The Hippo


Feb 9, 2016








Who Owns the Future? by Jaron Lanier (Simon & Schuster, 367 pages)


6/20/2013 - “Who owns the future?”  Jaron Lanier asks, and then takes nearly 400 pages to not answer the question. This dense new analysis of digital culture is like a laser skittering around a dark room: disconnected, agitated, maddeningly difficult to follow, yet after a while your eyes can see nothing else.
Startling, provocative and prescient, Who Owns the Future? may be the worst book that everyone should read.
If it wanders , well, then, so does its author, whose career cannot be summed up tidily in a few words. His publisher tries, calling the dreadlocked polymath “a computer scientist, composer, visual artist and author” and “a pioneer in virtual reality,” the latter a term he’s credited with coining. Let’s just say Lanier is the Tony Stark of ideas, an itinerant guru of the Web who appears to makes a nice living thinking, without benefit of a LinkedIn profile. To judge the quality of thought, you need only know that this is a guy who convinced New Mexico State University to admit him at age 13.
Then again, Lanier doesn’t hold an earned college degree and believes they’re unnecessary these days. “Why are we still bothering with higher education in the network age?” Lanier asks. “We have Wikipedia and a world of other tools. You can educate yourself without paying a university. All it takes is discipline.” Of course, this was true when Abraham Lincoln was alive, but unlike then, “Higher education could be Napsterized and vaporized in a matter of a few short years.” 
In this, his longest critique of what the Internet hath wrought, Lanier observes that the middle class is vanishing not because of the housing collapse or failed public policies but because we’re all insisting that information should be free. This has already led to the implosion of what Lanier calls “the creative classes” — journalists, photographers and musicians — but it won’t stop here. Most everything can be done by technology now: the steering of cars, the removal of gall bladders, care of the elderly. But as we succumb to the big easy that is the future, we are destroying massive numbers of jobs along the way.
Take music, one of Lanier’s many careers. (He’s a pianist and a composer who collects unusual instruments from around the world.) Before MP3s, the act of obtaining a popular musical selection involved factories to produce tapes and discs, trucks to deliver them, cashiers to collect money and to bag. “There used to be a substantial middle-class population supported by the recording industry, but no more,” Lanier writes. “The principal beneficiaries of the digital music business are the operators of network services that mostly give away the music in exchange for gathering data to improve those dossiers and software models of each person.”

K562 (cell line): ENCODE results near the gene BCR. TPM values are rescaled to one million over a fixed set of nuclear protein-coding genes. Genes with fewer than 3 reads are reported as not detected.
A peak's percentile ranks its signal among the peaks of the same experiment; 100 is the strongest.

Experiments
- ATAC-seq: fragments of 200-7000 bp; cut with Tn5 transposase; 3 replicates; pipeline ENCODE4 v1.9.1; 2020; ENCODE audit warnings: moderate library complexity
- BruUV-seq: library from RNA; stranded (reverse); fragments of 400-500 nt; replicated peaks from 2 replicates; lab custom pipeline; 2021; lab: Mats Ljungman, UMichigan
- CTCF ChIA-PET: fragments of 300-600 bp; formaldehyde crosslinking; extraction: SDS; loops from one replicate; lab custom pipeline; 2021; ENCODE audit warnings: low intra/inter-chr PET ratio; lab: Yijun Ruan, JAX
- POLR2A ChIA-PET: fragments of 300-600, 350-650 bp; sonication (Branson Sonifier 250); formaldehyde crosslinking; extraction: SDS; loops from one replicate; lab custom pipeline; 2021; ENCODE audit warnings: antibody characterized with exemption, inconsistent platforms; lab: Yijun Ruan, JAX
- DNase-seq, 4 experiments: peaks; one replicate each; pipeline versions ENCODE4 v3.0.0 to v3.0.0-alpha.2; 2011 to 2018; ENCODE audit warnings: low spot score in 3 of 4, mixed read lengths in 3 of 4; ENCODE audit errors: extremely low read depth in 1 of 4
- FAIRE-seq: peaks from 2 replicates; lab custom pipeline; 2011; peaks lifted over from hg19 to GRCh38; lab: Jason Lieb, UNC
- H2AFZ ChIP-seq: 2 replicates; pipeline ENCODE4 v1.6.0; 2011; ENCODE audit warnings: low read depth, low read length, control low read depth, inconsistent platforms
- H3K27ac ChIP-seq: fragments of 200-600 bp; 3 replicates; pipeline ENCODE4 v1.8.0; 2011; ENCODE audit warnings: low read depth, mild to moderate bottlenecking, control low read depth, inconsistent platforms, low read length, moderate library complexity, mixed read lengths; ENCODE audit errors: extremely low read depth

Then there’s Kodak, which created the digital camera, and which once employed 145,000 people. Instagram employed 13 when Facebook bought it for $1 billion last year. 
The utopia of abundance that Silicon Valley has promised the consumer — for free — has a price even greater than an unemployed middle class, and it is privacy. The elite technologists of Lanier’s acquaintance believe it’s OK to usurp the privacy of the common man on the way to usurping the privacy of everyone, because in the future, everything will be transparent: “no more secrets, no more barriers to access; all the world will be opened up as if the planet were transformed into a crystal ball.”  
Just like you can now know everything about a used car you’re considering buying, or about the cost, floor plan and type of flooring of a stranger’s house, we will know everything about everyone; privacy as a concept won’t exist, and future generations won’t know to bemoan this. They will, however, still have the quandary of what to do with the excess humans, people whose skills and contributions have become unnecessary.
The author’s main complaint is that in the Information Age, information should not be free. The “Siren Servers,” the massive computers that trawl our clicks and downloads for saleable information, net their operators lots of money, while the source of the information — we, the users — go unpaid (and increasingly, unemployed). One solution Lanier proposes is that ordinary people should earn royalties — nothing substantial, micro-payments — for online content we generate, even after we’re dead. To find out how he proposes to do that, you’ll have to not only read the book, but furrow your brow and scratch your head for a long period of time. Who Owns the Future? is the anti-beach-read — difficult to digest, but important — and it asks the really big questions, such as “Should I quit Facebook?  
The answer’s on page 366. B 
Jennifer Graham 

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